Brian M. Afuang

BMW Concept R18: When old is new

Brand’s Motorrad division envisions motorcycling’s romantic past

NOW here is a glimpse from the past as seen from rose-colored goggles. BMW picked the posh Concorso d’Eleganza Villa d’Este, held on the shores of Italy’s Lake Como, to present its vision of a motorcycle that fuses the romance of yesteryears with the technological benefits of today. This concept model brought out by the brand’s Motorrad division is called the Concept R18. And, yup, the company is correct in pointing out the bike “transports the essence of the big BMW Motorrad classics into the modern age.”

But, all right, the Concept R18 is unmistakably a cruiser. And one that is cut very much in the mold of American brands rather any historical Motorrad. So, surely, the bike is targeted at a segment BMW has never really entered before — or, at least, not in recent years. It has successfully sold the R nineT custom/café model since 2014. Why not a cruiser, then?

Well, BMW did put out a cruiser in more recent times — the R 1200C built from 1997 to 2004. So it may just be the right time to bring a new one out.


Unlike the burly R 1200C though, the Concept R18 has a longer, lower and what appears to be a svelte silhouette. Fact is, the only thing that bulges out is, reasonably enough, its hefty, newly designed, 1800cc boxer engine. Harking back to BMW boxers built up until the end of the 1960s, this prototype engine has a block and transmission in glass bead-blasted aluminum, hand-polished aluminum belt guard and valve covers, and Solex dual carburetors similar to those in the BMW 2002. As a modern power plant, it is both air- and oil-cooled.

Furthering the Concept R18’s vintage vibe, not to mention identify it as a Motorrad, is the exposed, chrome-plated universal shaft that connects the back wheel to the drive.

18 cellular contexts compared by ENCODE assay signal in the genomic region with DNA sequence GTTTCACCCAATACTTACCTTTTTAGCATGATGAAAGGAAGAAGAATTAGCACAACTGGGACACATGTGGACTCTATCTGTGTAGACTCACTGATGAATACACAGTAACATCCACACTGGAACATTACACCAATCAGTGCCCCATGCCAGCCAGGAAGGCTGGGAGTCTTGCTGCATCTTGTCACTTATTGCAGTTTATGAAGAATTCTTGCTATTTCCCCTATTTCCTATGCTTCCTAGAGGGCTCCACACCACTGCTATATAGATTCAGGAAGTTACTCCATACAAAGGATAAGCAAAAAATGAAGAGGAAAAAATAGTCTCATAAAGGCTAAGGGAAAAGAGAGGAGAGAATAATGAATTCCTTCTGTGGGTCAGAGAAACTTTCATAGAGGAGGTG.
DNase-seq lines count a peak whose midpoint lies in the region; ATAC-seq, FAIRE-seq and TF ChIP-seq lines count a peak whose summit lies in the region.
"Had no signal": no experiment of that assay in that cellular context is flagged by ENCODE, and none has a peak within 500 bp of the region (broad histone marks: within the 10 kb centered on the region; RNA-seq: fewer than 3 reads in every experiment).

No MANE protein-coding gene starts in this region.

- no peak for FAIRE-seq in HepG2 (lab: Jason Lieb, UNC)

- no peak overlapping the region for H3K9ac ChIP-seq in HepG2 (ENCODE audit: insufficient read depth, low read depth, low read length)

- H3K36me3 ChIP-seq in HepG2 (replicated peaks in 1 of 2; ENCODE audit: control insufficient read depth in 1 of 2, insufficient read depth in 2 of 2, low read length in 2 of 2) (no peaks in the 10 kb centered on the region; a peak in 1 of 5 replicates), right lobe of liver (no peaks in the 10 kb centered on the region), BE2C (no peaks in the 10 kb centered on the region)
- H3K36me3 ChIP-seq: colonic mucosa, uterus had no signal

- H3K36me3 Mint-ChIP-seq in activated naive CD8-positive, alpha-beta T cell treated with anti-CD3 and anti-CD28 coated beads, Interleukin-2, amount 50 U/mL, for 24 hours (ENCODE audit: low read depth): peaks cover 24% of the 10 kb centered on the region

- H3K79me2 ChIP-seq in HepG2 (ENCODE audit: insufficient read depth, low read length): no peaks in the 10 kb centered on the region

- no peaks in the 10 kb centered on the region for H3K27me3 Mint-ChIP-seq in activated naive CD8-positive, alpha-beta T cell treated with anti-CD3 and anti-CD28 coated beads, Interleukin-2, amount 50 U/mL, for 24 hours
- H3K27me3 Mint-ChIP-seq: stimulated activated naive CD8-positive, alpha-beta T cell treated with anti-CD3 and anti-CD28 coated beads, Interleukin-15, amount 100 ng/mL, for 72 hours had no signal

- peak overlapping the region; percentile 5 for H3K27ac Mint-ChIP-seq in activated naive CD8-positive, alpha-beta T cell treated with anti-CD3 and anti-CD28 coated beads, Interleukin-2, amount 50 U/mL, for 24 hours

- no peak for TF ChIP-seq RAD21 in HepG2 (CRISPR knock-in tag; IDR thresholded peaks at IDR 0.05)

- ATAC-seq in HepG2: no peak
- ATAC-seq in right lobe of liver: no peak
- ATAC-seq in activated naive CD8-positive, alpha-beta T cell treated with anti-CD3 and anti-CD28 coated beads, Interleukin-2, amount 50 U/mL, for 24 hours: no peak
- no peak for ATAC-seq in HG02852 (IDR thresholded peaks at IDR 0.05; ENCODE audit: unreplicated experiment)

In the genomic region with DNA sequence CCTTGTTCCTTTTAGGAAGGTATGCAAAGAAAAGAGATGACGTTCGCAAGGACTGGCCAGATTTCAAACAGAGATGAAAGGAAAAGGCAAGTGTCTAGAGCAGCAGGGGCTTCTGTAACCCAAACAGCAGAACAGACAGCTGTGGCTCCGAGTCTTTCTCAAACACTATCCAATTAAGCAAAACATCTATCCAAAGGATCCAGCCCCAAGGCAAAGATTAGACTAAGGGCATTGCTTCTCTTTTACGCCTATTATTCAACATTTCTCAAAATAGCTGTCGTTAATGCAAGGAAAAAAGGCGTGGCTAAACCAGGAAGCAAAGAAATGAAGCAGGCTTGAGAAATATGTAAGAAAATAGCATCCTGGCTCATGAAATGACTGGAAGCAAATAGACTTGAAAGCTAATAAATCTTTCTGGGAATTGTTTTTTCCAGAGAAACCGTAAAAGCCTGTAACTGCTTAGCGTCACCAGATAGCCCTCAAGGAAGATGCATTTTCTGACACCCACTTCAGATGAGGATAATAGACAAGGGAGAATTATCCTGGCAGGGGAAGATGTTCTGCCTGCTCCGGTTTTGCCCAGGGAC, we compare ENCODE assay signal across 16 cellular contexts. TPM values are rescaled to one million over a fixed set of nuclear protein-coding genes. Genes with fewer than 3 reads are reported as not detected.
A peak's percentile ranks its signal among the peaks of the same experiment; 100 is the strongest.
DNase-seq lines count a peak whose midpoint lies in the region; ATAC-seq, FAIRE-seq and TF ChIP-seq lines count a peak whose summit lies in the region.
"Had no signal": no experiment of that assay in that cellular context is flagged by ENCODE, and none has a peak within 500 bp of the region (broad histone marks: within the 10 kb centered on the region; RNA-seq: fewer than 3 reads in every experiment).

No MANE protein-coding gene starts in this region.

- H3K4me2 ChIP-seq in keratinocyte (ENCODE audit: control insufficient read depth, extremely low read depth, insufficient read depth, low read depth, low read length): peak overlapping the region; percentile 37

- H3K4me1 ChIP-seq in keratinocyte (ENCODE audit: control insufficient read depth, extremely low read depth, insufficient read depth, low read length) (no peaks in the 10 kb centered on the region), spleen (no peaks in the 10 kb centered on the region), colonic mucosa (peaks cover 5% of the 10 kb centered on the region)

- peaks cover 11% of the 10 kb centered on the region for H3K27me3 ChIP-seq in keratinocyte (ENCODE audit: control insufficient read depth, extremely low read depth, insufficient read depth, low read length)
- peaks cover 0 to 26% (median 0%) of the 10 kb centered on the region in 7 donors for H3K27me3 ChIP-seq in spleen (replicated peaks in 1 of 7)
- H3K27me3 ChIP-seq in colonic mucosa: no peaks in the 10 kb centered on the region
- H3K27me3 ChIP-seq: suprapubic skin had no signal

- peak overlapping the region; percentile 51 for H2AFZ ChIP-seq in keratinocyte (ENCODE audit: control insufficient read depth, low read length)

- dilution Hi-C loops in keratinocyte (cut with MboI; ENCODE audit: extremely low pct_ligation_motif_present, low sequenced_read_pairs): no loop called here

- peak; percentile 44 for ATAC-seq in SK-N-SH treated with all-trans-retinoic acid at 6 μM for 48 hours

True to custom cruiser tradition, there aren’t much that cover the motorcycle; most of its mechanical pieces are visible. The electronics are confined to the starter and lights. The frame and drop tank create a common line from the steering head to the rear wheel hub. Spoke wheels measure 21 inches in front, 18 inches at the rear. Tires are from Metzeler, like classic Motorrads. The single saddle is low, the handlebar high and wide.

And, yes, the headlamp may be an LED, but it is round. Those large twin brake discs declare the bike is modern, too. As BMW puts it; the Concept R18 “celebrates the art of leaving out what you don’t need and [concentrates] on what is left.”

The Concept R18 is the third in-house interpretation of BMW’s large-displacement prototype boxer engine. In December last year Japanese company Custom Works Zon presented at the Yokohama Hot Rod Show the “Departed” bike which used the prototype boxer engine. This was followed by Revival Cycles’ Revival Birdcage bike, which was entered in the Handbuilt Show in Texas. The Austin, Texas-based customizers mounted the boxer engine on a titanium frame. Both models clinched Best of Show honors.

Make no mistake, the view from behind rose-colored goggles is awesome.


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